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Ectopic eruption of a first permanent molar reflects an abnormal mesioangular eruption path, resulting in root resorption of the adjacent second primary molar.1 This developmental disturbance has been most frequently reported in the maxillary molars and canines.2 The prevalence of ectopically erupting first permanent molars is approximately 3%, with little difference in the involvement of the quadrant. However, it has been suggested it occurs more frequently in the maxillary dental arch.3 The exact etiology is poorly recognized and has been associated with factors such as heredity, abnormal size of the first permanent molars, insufficient arch size, and abnormal angulation of the path of eruption.4–6
The literature classifies ectopic eruption of permanent molars as reversible or irreversible. In the reversible type, the ectopic molar spontaneously self-corrects. Additionally, the literature suggests that two-thirds of ectopically erupting permanent molars are reversible.2 In the irreversible type, if interceptive treatment is not provided in a timely manner, the molar remains impacted under the distal surface of the adjacent second primary molar, resulting in premature exfoliation of the latter and subsequent space loss for the eruption of the second bicuspid.2,7 In this clinical scenario, treatment to correct the ectopic eruption becomes costly and complex; such cases will also require more time to solve. Factors negatively associated with irreversible ectopic eruption have been reported that may require early intervention, including increased magnitude of impaction, increased resorption of the primary tooth, and bilateral involvement of the first permanent molar.8
Several techniques for correction have been proposed. Treatment depends on the severity of the impaction of the first permanent molar. For mild impactions, elastomeric orthodontic separators, brass ligature or helical springs can be used to wedge the first permanent molar distally.1,9 In cases of moderate to severe impactions, a distalizing appliance — such as the Humphrey or Halterman appliance — may be indicated.3 Additionally, more severe cases require more complex treatment, including potential extraction of the second primary molar, followed by the use of a space maintainer to prevent untoward tooth movement until the second premolar erupts.9 Disking of the distal surface of the second primary molar may be an alternative to treat the ectopic eruption of the permanent molar. This method might allow keeping the second primary molar while preserving space for the eruption of the second permanent bicuspid, thus reducing the time, cost and complexity of treatment. To the authors’ knowledge, no other case reports have been published using this method to allow the maxillary first permanent molars to erupt into occlusion with minimal space loss.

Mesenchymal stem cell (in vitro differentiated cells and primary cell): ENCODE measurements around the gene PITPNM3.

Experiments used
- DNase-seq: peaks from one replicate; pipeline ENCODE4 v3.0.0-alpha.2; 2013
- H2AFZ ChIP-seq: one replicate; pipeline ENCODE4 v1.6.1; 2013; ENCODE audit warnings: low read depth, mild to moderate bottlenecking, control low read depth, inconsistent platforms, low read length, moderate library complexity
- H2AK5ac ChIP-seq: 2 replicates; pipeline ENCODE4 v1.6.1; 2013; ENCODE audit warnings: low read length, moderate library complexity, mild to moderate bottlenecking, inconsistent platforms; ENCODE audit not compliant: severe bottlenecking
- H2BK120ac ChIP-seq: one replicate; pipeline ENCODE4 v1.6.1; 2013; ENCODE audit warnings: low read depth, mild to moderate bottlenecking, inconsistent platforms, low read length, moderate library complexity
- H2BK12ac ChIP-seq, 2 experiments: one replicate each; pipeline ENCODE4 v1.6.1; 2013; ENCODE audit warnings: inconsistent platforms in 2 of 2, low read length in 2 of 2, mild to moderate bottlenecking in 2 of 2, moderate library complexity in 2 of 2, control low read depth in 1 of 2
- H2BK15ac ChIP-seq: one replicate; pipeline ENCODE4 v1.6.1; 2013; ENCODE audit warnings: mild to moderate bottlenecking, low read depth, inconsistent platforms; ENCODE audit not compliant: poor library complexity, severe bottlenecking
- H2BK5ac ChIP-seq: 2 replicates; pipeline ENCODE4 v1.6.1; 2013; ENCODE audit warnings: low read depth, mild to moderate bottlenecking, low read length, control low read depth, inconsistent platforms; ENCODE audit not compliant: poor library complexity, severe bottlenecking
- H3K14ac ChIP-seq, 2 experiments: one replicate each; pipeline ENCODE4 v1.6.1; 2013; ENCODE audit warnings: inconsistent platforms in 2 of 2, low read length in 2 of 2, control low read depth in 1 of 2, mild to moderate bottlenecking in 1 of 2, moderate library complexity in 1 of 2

Therefore, the purpose of this case report is to demonstrate the correction of bilateral ectopically erupting maxillary first permanent molars using two simple, time- and cost-effective techniques involving elastomeric separators and disking of the adjacent second primary molar.
A 7-year-old healthy female presented to the Department of Pediatric Dentistry and Community Health clinic at Rutgers School of Dental Medicine for routine dental care. Extraoral examination revealed a concave profile with Class III tendency. The intraoral examination noted that she had an early mixed dentition, with fully erupted mandibular first permanent molars and bilateral partially erupted maxillary first permanent molars, over-retained primary mandibular central incisors, and generalized mild crowding. Panoramic radiography revealed impaction and ectopic eruption of the permanent maxillary first molars, with the mesial part of their crowns impacted under the distal clinical crown of the second primary molars (Figure 1).
Clinically, the adjacent second primary molars did not exhibit any mobility, despite moderate root resorption. The patient reported no pain or discomfort related to the ectopic eruptions. No clinical signs or symptoms suggestive of pulpal damage of the second primary molars were evident. Based on the method reported by Barberia-Leache et al,2 the magnitude of impaction of the permanent maxillary right first molars was 8.6 mm, and 3.1 mm for the permanent maxillary left first molar (Figure 2). The patient was treatment planned for interproximal wedging using elastomeric separators, with the goal to distalize the permanent maxillary first molars. However, taking into consideration the magnitude of impaction was higher on the permanent maxillary right first molar, additional treatment was anticipated.